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Sports: Strikeouts And Curveballs This Week
Originally published on Sun July 8, 2012 2:59 pm
(SOUNDBITE OF SONG, "LIFE IS A BALL GAME")
SISTER WINONA CARR: (Singing) Life is a ball game being played each day. Life is a ball game...
DAVID GREENE, HOST:
That big stadium organ in that tune seems so appropriate this week because the Major League Baseball is heading into its All-Star break. And WEEKEND EDITION star, Mike Pesca joins us now to talk sports.
MIKE PESCA, BYLINE: Thanks. I was named in fan balloting. I don't really deserve it.
GREENE: You got all the voting.
GREENE: It was unanimous. So, baseball's actually been on your mind recently, especially the letter K which refers to a strikeout. Why does the letter K refer to a strikeout?
PESCA: Was Struck - it stands for Was Struck.
GREENE: The K in struck.
PESCA: Yeah, yeah - kah.
GREENE: Seriously, it's that simple?
PESCA: The backwards K - as far as strikeout looking - that came years later, actually.
GREENE: Why have you been thinking so much of a strikeout? Yeah.
PESCA: Why is this episode sponsored by the letter K, is what you're asking?
GREENE: Right, exactly. Yes.
PESCA: Well, you know, so the All-Star break where we celebrate greatness, what's badness? What's the definition of badness, or so we think in baseball, and it is the strikeout? In fact, it's entered the vernacular as getting nothing for your efforts, going nowhere on a date, that sort of thing. And I think there's been a little bit of a change in how we think about the strikeout. There's some evidence of this change in the fact that right now Major League Baseball is in its strikiest season ever - 1994 notwithstanding. More people are striking out this year - a greater strikeout per game rate - than ever before. And I think a lot of that has to do with the fact that the attitude is changed. It used to be the case that a hitting coach or a manager would say never strike out. It's the worst thing you can do. A player would shorten their swing with two strikes so that they wouldn't be struck out. But now it's golden era for swinging and missing.
GREENE: I just want to help out our non-baseball enthusiasts, that the strike joke you made - '94 - there was an actual strike in baseball, a labor strike.
PESCA: There was a strike - labor, yes.
GREENE: There we go, OK.
PESCA: It helps so much to the humor when you explain the joke, thank you.
GREENE: I'm just, you know, taking away the moment from you. Well, these strikeouts, I mean, so if you have a lot of hitters who are swinging for the fences, that means more strikeouts but does it mean more power, more home runs? Does it change baseball in a good way?
PESCA: Yeah, home runs are up slightly this year. I think what's really happening is that pitchers are getting better. Walks are at an all-time low. And it also shows that hitters now, the ethic is just take a whack at it. Don't shorten your swing. You know, go for the fences. If you look at Joe DiMaggio. There's a guy who struck out 369 times in his entire career. Trist Speaker played for 22 years - 395 strikeouts. There aren't two years of Mark Reynolds's career, when he played a whole season, that he didn't exceed Trist Speaker's totals over 22 years. So, we're going to set the all-time strikeout record most likely. Jim Tome could pass Reggie Jackson for all-time strikeout leader. He strikes out about once a game. He's 80 behind Reggie. He has about 80 games to play. There you go. And we could have Adam Dunn set the single-season record for strikeouts. It's a crazy, crazy year. Can you feel the breeze?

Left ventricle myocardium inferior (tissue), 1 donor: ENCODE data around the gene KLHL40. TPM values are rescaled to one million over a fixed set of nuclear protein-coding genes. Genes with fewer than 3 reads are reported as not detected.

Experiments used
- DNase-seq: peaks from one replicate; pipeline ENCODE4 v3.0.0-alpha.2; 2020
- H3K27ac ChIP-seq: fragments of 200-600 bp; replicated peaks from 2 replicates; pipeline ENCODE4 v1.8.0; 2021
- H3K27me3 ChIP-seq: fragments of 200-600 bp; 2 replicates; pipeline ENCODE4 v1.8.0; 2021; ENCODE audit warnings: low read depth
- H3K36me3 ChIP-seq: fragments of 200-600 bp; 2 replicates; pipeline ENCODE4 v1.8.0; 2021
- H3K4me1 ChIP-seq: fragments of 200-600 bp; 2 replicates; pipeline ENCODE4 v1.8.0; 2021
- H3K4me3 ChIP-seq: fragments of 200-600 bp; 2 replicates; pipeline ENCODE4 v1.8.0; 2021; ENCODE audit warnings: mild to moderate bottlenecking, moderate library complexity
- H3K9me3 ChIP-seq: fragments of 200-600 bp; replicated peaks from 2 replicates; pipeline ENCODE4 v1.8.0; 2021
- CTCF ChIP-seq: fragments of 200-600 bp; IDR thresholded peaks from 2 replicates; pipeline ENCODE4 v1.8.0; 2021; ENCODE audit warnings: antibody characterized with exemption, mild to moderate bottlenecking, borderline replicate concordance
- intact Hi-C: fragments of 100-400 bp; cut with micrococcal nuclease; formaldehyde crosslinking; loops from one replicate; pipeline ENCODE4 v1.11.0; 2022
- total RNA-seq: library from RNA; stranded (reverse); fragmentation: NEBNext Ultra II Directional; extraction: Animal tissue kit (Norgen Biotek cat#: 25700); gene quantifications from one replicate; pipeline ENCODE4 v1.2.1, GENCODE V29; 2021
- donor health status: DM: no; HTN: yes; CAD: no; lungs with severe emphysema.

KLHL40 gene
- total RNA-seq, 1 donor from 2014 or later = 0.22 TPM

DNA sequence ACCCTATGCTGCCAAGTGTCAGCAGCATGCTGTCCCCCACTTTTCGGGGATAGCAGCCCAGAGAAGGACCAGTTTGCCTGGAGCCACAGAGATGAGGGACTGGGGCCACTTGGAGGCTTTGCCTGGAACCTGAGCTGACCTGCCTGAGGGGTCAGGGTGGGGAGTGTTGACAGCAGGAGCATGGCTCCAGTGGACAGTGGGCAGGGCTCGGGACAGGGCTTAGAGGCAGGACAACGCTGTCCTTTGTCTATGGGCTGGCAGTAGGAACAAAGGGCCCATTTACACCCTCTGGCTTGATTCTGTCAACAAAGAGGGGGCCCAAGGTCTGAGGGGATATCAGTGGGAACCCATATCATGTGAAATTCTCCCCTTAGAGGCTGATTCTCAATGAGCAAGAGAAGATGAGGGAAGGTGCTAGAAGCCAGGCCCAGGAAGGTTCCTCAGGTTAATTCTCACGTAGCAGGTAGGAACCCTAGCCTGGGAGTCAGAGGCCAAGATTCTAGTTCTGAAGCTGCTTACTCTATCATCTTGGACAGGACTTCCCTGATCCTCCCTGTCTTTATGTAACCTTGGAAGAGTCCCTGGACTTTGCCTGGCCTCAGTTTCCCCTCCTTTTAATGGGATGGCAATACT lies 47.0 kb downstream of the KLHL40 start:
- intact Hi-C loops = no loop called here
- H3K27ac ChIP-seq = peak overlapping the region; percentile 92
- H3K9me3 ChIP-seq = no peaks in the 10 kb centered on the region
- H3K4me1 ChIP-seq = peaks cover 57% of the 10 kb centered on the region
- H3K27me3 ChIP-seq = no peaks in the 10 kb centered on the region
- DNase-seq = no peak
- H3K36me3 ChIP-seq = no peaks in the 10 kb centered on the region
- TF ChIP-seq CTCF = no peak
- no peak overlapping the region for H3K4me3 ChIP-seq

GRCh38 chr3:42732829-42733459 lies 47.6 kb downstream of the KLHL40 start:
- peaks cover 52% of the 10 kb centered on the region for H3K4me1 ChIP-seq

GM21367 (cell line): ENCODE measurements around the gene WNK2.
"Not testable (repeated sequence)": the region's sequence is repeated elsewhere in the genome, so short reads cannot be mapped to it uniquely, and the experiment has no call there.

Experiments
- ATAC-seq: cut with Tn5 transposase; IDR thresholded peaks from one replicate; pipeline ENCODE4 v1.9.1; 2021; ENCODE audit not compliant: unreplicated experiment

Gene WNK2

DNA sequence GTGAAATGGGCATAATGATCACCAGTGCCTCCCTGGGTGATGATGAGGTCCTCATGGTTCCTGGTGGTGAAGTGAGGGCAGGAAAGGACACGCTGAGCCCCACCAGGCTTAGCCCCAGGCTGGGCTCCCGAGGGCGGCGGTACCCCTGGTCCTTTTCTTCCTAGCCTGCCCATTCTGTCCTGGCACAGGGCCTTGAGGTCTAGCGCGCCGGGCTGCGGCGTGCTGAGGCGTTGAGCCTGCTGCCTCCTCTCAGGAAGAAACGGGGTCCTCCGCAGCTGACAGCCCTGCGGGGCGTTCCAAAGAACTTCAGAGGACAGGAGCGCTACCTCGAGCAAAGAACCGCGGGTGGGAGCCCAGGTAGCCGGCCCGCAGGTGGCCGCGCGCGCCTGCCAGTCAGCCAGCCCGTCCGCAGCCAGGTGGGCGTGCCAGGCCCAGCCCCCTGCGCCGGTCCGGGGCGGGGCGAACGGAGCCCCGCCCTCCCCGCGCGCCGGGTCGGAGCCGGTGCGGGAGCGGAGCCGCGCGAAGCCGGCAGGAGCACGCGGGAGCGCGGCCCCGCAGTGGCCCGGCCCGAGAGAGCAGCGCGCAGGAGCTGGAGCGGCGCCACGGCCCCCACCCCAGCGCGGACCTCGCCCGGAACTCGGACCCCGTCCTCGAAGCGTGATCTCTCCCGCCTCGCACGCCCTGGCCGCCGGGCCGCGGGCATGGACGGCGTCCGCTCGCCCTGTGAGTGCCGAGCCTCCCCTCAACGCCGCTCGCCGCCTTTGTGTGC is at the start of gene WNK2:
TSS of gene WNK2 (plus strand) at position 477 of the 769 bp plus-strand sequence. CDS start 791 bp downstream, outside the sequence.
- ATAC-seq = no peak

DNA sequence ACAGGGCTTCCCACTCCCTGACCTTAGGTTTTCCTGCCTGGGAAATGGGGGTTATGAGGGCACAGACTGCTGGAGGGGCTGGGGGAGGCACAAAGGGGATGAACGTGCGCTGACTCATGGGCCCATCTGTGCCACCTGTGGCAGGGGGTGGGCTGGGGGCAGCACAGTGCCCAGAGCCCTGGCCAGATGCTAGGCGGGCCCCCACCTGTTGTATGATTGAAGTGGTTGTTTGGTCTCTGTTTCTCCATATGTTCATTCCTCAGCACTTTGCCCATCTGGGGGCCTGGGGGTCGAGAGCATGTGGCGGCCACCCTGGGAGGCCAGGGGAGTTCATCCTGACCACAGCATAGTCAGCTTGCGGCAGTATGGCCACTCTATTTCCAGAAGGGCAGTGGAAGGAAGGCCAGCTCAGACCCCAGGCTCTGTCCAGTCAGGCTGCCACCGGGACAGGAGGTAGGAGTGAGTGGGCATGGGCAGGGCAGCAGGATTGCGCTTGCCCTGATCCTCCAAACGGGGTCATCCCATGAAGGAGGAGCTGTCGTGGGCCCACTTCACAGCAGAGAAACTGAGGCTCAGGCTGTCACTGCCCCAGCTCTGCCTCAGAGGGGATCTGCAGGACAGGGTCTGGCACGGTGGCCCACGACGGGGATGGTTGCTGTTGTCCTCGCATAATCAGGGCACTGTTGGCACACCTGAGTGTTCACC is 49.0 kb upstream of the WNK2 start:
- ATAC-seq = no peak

GREENE: Yeah, I'm feeling the breeze, Mike. OK. So, your curveball for this week...
PESCA: All right. So, this is what I was thinking. Most times I come up with a stat or a way of looking at the game, but here I want to talk about language. You know, when there's a player who's important to his team who gets his teammates going, sometimes we use the phrase the spark plug, a guy like Steve Nash, now with the L.A. Lakers, or a hitter like Jose Altuve on the Houston Astros. But I want to change this phrase, or at least augment it. I'm looking to the world of science, and this week, the Higgs boson...
GREENE: That's this new particle that scientists have found that everyone's all jazzed about.
PESCA: Yes. So, the Higgs boson, which is a tiny little particle, sometimes called the God particle, but it kind of explains the universe. It's small, you can't see it but it holds everything together. And I'd like to say that Jose Altuve is the Higgs boson of the Astros; that Dustin Pedroia is the Higgs boson of the Boston Red Sox. This is what we should say. Look at Deron Williams with the Nets. The Nets are excited to have a point guard to act as the Higgs boson for that team as they move to Brooklyn. I think, with your help and maybe a hashtag, David, we could get this going. What do you think?
GREENE: I think we can do it.
PESCA: I would like to make another observation. I noticed, David, that sometimes when MORNING EDITION needs a host they call on you; sometimes when WEEKEND ALL THINGS CONSIDERED needs a host they call on you. And I also noticed that, you know, you're not above-average in height. I'm going to posit that you, sir, are the Higgs boson of NPR on-air talent.
GREENE: My God, that is a true honor, Mike. I don't deserve it. But thank you.
PESCA: No, really, I don't deserve it, he says. You're welcome.
GREENE: NPR's Mike Pesca. Talk to you next week.
PESCA: Got it.
(SOUNDBITE OF SONG, "LIFE IS A BALL GAME")
CARR: (Singing) ...each and everybody can play. Yes, you know, Jesus is standing at the home plate, he's waiting for you there. Well, you know, life is a ball game, but you've got to play it fair.
GREENE: You're listening to WEEKEND EDITION from NPR News. Transcript provided by NPR, Copyright NPR.